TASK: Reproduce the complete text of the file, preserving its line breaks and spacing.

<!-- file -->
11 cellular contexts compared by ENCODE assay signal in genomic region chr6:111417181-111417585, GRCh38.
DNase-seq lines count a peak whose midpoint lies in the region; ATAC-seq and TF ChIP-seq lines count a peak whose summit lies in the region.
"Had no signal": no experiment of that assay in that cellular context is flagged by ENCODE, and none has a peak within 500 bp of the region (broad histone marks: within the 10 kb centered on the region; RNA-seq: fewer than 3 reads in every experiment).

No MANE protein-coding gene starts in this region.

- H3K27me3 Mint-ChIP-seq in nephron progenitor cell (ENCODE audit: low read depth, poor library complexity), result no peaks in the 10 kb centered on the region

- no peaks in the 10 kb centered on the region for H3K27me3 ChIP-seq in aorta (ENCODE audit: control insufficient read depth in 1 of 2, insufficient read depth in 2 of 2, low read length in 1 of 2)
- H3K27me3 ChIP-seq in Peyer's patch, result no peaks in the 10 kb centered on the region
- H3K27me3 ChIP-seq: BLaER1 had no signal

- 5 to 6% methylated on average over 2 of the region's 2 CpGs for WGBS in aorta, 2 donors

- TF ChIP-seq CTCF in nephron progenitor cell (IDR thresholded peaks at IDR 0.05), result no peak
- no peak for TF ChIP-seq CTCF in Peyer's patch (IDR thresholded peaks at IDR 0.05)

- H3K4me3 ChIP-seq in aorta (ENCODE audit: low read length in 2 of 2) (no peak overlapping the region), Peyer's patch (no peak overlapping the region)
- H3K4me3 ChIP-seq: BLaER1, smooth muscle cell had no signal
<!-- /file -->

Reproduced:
11 cellular contexts compared by ENCODE assay signal in genomic region chr6:111417181-111417585, GRCh38.
DNase-seq lines count a peak whose midpoint lies in the region; ATAC-seq and TF ChIP-seq lines count a peak whose summit lies in the region.
"Had no signal": no experiment of that assay in that cellular context is flagged by ENCODE, and none has a peak within 500 bp of the region (broad histone marks: within the 10 kb centered on the region; RNA-seq: fewer than 3 reads in every experiment).

No MANE protein-coding gene starts in this region.

- H3K27me3 Mint-ChIP-seq in nephron progenitor cell (ENCODE audit: low read depth, poor library complexity), result no peaks in the 10 kb centered on the region

- no peaks in the 10 kb centered on the region for H3K27me3 ChIP-seq in aorta (ENCODE audit: control insufficient read depth in 1 of 2, insufficient read depth in 2 of 2, low read length in 1 of 2)
- H3K27me3 ChIP-seq in Peyer's patch, result no peaks in the 10 kb centered on the region
- H3K27me3 ChIP-seq: BLaER1 had no signal

- 5 to 6% methylated on average over 2 of the region's 2 CpGs for WGBS in aorta, 2 donors

- TF ChIP-seq CTCF in nephron progenitor cell (IDR thresholded peaks at IDR 0.05), result no peak
- no peak for TF ChIP-seq CTCF in Peyer's patch (IDR thresholded peaks at IDR 0.05)

- H3K4me3 ChIP-seq in aorta (ENCODE audit: low read length in 2 of 2) (no peak overlapping the region), Peyer's patch (no peak overlapping the region)
- H3K4me3 ChIP-seq: BLaER1, smooth muscle cell had no signal